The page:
The complaining and campaigning from certain veterans again bubbled to the surface on Thursday morning, shortly after the NFL Players Association sent a new, controversial collective bargaining agreement to its constituency.
Not that this was a surprise. Ratifying the CBA may bring labor peace (and some other plusses, which we’ll get to), but it also will bring headaches. Headaches that led several influential players (including Maurkice Pouncey, Aaron Rodgers, Richard Sherman, J.J. Watt and Russell Wilson) to speak out before its release.
For starters, the addition of a 17th game to the regular season and playoffs expansion is nothing more than peak NFL greed and hypocrisy. Both are complete abominations that no one, even football dorks like me who love the game, was asking for.
The NFL handled concussions so poorly in the past that head injuries and chronic traumatic encephalopathy (CTE) became a threat to the game’s future. Making the game safer became a massive priority. Yet now the NFL is asking players for more football in its next CBA?
Coming from a league whose reputation for coveting the almighty dollar precedes itself, this was sadly predictable. As always, the players, who will be subject to more wear and tear on their bodies, will be left holding the bag. So will anyone who has enjoyed the league’s nice, even schedule and playoff structure, arguably the fairest in pro sports, for the past four decades.
Additionally, the deal will essentially eliminate veterans’ ability to hold out during training camp, as players who do so will not only incur massive fines — which will now be mandatory — they will also lose an accrued season, thus hurting their ability to get to free agency.
There are other negatives to the deal like its 10-year length with no opt-out, an eternity. But these are the most devastating to veterans, many of whom have recently taken to these Twitter streets to air out their grievances. Kenny Stills released a two-minute video making the case to his fellow players to vote no, noting that well-paid veterans have put together a fund to mitigate the risk of a future work stoppage, the chances of which will rise if players don’t approve it.
It was a smart video aimed at the correct crowd, one the league’s team owners were targeting to get the deal passed: young and/or non-established players who haven’t made big-time money yet, players who might not be able to afford to vote “no” on the deal. They make up the overwhelming majority of the league’s rank-and-file all of whom would be accepting risk by voting no.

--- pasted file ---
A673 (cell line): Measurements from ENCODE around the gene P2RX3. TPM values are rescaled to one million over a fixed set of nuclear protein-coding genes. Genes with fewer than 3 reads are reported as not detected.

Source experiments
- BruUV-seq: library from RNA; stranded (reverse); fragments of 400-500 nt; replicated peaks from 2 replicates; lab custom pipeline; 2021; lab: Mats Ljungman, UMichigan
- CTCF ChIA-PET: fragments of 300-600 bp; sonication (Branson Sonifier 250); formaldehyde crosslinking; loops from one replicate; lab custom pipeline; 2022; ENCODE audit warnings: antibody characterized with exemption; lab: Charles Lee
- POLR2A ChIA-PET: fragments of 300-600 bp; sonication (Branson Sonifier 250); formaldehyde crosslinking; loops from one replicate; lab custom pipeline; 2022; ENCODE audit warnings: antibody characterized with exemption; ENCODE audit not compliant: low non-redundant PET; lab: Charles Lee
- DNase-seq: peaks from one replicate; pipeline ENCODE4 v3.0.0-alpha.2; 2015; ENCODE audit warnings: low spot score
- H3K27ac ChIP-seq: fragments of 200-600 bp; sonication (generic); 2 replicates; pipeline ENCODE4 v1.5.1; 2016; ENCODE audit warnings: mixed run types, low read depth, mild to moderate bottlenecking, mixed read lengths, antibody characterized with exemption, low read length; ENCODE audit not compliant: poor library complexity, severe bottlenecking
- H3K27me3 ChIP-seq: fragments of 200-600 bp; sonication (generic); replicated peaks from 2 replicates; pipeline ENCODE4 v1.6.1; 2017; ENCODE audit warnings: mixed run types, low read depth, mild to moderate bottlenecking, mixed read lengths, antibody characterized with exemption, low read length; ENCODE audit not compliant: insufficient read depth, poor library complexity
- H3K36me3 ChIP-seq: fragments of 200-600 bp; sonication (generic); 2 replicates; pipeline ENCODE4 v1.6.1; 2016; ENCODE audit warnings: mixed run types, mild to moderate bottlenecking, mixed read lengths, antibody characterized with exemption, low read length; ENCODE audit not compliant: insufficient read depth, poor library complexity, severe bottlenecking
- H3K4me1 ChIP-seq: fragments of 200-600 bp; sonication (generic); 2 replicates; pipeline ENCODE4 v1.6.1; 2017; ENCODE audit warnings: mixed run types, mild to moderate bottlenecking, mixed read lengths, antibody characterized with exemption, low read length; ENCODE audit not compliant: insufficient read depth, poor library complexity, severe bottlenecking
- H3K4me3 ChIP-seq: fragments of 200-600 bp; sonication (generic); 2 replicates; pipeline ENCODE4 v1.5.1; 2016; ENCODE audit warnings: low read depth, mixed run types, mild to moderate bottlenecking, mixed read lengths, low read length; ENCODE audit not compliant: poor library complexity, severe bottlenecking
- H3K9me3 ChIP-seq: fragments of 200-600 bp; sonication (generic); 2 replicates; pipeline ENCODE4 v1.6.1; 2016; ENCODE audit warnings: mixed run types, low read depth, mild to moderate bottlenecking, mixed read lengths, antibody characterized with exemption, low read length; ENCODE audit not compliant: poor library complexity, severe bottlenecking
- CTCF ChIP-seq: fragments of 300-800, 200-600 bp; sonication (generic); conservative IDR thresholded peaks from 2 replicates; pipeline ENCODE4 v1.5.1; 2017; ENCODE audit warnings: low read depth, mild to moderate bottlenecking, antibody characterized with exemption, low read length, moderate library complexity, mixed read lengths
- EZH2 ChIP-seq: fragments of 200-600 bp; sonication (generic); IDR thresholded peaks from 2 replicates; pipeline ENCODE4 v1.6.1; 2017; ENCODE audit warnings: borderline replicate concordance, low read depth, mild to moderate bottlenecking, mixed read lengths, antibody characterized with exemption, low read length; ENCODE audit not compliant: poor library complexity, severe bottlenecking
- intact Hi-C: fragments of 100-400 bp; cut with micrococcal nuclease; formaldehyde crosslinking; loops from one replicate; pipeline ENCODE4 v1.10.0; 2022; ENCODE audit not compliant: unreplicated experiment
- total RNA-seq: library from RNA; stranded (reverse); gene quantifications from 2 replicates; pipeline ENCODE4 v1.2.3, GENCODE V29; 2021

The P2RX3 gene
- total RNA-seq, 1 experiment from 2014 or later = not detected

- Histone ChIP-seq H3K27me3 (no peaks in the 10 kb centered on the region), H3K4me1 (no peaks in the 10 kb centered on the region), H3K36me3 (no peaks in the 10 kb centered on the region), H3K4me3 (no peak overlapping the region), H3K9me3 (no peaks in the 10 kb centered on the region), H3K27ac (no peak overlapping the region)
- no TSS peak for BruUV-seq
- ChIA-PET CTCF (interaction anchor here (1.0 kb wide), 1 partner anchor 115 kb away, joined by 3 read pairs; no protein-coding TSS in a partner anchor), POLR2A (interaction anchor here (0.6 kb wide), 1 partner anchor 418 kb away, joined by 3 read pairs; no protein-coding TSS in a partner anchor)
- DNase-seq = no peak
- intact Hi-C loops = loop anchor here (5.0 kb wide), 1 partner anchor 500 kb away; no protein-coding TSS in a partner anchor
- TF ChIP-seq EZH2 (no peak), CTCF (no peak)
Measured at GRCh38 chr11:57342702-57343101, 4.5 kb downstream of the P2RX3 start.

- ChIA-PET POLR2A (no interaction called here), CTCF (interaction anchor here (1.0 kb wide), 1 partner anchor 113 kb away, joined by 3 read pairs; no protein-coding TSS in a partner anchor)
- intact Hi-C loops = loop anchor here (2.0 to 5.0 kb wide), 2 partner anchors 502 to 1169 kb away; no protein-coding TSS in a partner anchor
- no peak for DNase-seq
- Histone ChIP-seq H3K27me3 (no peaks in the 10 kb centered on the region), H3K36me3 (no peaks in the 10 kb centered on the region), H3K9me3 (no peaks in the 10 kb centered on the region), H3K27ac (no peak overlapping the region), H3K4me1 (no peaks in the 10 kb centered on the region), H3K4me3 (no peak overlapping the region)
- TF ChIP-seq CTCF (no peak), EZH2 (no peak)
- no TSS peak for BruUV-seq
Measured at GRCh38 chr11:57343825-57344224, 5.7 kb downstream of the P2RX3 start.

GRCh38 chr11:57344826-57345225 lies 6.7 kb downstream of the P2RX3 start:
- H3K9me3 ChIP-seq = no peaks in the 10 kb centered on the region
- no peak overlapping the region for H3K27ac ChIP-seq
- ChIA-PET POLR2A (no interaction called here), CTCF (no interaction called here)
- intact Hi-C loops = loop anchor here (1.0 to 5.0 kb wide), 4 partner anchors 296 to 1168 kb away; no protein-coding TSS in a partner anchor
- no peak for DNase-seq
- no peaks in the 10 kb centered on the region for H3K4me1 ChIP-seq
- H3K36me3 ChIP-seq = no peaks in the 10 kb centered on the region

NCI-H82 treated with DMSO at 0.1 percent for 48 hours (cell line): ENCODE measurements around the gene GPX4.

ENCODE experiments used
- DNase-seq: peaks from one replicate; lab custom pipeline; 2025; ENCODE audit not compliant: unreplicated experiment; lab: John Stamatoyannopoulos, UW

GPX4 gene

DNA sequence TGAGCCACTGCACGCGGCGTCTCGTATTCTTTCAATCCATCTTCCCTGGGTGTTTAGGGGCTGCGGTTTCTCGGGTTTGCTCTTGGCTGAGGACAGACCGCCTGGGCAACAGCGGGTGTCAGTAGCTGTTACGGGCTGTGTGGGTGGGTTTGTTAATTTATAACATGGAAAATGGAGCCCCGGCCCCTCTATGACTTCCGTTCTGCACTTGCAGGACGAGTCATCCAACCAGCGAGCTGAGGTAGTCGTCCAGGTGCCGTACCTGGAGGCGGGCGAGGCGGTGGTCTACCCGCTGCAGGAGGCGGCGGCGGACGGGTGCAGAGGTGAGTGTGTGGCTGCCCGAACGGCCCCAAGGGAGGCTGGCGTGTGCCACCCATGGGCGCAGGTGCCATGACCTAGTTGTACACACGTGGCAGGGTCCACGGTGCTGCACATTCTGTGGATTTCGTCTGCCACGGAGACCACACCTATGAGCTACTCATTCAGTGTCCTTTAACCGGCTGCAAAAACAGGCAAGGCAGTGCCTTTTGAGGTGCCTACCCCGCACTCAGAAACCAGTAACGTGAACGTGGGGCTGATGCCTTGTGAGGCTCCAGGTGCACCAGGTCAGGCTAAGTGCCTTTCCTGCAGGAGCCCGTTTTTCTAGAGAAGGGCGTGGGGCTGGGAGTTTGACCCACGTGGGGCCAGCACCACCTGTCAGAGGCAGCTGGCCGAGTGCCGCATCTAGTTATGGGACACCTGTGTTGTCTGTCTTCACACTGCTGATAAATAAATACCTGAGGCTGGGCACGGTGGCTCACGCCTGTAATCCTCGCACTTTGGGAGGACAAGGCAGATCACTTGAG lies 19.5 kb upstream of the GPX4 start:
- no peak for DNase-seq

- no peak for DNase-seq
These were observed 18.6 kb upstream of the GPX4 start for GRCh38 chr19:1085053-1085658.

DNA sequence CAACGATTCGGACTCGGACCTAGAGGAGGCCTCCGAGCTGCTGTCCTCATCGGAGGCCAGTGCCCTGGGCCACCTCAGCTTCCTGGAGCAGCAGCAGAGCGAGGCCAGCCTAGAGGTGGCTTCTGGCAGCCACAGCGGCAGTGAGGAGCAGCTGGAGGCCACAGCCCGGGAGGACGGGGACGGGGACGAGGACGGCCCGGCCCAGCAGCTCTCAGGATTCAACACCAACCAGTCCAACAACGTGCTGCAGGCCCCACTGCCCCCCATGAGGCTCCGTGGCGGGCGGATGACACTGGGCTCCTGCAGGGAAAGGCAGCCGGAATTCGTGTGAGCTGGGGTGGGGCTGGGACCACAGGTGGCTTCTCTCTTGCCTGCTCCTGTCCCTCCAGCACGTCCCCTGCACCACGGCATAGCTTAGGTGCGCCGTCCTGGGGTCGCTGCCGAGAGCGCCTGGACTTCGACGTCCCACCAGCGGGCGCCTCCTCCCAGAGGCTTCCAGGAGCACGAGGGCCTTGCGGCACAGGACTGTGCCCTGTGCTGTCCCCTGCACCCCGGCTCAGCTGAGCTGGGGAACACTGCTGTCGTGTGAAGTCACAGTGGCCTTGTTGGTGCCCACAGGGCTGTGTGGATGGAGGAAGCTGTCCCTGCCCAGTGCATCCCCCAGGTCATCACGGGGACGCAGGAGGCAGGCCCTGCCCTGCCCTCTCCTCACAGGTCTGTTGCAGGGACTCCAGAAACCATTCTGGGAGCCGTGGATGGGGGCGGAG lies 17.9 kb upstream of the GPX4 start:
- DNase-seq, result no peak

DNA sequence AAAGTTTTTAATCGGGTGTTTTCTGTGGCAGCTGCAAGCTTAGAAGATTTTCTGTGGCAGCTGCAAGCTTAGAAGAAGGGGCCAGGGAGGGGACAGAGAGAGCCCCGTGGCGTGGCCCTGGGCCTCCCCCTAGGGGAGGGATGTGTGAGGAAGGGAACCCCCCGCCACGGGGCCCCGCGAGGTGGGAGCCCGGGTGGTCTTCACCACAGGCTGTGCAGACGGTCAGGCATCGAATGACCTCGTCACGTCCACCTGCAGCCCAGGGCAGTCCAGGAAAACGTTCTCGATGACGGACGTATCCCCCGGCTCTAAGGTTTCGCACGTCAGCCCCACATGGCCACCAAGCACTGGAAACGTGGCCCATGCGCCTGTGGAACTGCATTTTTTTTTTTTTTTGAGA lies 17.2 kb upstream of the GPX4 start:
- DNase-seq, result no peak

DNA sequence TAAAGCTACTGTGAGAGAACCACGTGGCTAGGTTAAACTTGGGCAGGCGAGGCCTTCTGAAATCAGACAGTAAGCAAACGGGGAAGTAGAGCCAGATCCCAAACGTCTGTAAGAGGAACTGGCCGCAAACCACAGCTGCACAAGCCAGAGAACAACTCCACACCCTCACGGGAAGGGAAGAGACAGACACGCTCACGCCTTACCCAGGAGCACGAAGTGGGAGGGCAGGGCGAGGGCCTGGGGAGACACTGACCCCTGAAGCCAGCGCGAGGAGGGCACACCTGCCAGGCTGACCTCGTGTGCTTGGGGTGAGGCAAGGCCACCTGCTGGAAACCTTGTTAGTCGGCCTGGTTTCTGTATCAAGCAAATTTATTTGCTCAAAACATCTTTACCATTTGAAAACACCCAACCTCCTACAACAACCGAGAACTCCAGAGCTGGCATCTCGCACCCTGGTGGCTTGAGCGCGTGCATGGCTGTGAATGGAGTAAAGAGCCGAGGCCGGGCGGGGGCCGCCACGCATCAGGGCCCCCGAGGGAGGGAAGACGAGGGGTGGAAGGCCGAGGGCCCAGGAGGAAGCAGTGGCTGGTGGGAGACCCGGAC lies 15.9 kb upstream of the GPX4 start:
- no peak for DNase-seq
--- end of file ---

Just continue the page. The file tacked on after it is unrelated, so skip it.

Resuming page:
Why? For one, the 32 team owners — the overwhelming majority are cold-blooded businessmen — have already stated they’ll table talks until next year if the new CBA, which the NFLPA has spent months negotiating, is not ratified by a simple majority vote. If they’re serious about that and we reach this point next year without a new deal, the chances of a lockout or strike likely go up significantly, which means no money for who knows how long.
For a player without a ton of money, that could be one hell of a risk to take, especially since the new CBA the union is voting on has some positives that players must consider. They would gain an additional percentage point of the league profits, at 48 percent. It’s not the 50/50 split that everyone who cares at all about fairness wants to see, but it’s still a step toward getting there, up from their current 47 percent share.
What’s more, player benefits improve and the roster rules will be tweaked to allow more players to accumulate accrued seasons faster, which should lead to players hitting free agency faster (and thus making more money, in theory).
Add all that to relaxed rules on marijuana — players will no longer be subject to suspension for using it or any other substance of abuse— and that the minimum salary will immediately increase nearly $100,000 per player, and it’s a deal that gives players who don’t have the stomach for a fight plenty of reasons to vote “yes.”
So it’s here, in the gray space between what veterans likely think is best (rejecting it) and what young and/or unestablished players think is best (taking the deal and avoiding future labor strife) that we’re about to learn something very interesting. By the end of next week, after the votes are counted and the results are announced, we’ll learn how much sway the big-name players who spoke out against it really have with their contemporaries.
If they get enough of the rank-and-file to cast down the ballot, they better be serious about the rainy-day fund because missing actual games — while massively unpopular with the viewing public — is the only way for players in American sports to make significant tangible gains.
NBA players dealt with a lockout as recently as 2011, missing regular-season games. MLB players went on strike in 1994, infamously wiping out regular-season games and the postseason. NFL players last missed regular-season games in 1987, when they went on strike. Granted, it’s much harder for football players to hold the line due to their numbers. It’s because of this that their leverage in negotiations against billionaire team owners is limited. So yes, as someone who is decidedly pro-player, if the majority of players go the “no” route over the next week, I hope they’re ready to go to the mattresses.
But if the CBA is passed, it will be the latest sign that NFL players, as a whole, aren’t ready to do what it takes to bring about the change to the CBA that players like Stills have been pining for.
Either way, what figures to come over the next week will be pretty instructional. I just hope that whatever happens, players continue to take the steps necessary over the coming weeks, months and years to bridge the gap between what they are getting in their partnership with the league, and what they should be getting.
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